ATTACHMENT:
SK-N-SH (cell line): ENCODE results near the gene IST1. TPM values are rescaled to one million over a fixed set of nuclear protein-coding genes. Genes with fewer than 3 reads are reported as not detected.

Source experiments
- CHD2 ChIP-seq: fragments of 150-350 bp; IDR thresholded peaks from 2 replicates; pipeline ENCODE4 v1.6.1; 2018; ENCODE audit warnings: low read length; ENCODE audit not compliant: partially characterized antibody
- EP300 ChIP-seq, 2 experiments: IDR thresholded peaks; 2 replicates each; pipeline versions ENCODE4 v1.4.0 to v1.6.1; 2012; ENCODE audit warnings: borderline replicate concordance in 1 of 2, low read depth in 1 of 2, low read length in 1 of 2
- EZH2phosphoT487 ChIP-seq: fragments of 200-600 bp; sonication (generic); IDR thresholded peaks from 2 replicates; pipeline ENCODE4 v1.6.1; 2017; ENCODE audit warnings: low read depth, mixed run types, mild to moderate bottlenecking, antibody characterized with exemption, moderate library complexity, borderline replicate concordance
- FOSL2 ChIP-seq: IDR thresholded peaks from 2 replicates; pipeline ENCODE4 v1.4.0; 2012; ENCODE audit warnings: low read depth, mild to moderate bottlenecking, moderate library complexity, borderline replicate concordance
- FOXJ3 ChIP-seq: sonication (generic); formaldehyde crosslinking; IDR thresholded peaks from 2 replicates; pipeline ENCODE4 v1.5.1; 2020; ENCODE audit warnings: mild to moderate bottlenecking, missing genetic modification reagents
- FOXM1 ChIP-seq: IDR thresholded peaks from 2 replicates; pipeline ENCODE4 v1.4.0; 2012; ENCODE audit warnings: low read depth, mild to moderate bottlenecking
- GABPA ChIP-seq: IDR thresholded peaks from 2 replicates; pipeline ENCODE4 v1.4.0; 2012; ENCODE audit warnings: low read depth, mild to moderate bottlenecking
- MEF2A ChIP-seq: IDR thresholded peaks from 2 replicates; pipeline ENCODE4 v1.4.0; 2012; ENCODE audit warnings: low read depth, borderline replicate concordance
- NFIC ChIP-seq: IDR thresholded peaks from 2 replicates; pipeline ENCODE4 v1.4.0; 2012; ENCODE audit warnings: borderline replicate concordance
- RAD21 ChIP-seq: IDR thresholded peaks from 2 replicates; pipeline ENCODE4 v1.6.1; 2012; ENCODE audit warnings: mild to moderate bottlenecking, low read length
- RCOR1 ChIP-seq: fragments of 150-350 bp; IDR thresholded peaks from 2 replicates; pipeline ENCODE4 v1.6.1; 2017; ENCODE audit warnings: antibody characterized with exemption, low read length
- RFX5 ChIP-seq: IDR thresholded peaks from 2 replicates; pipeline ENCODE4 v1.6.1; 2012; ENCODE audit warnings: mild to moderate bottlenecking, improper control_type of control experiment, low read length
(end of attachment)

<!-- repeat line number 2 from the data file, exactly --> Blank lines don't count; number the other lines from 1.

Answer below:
Source experiments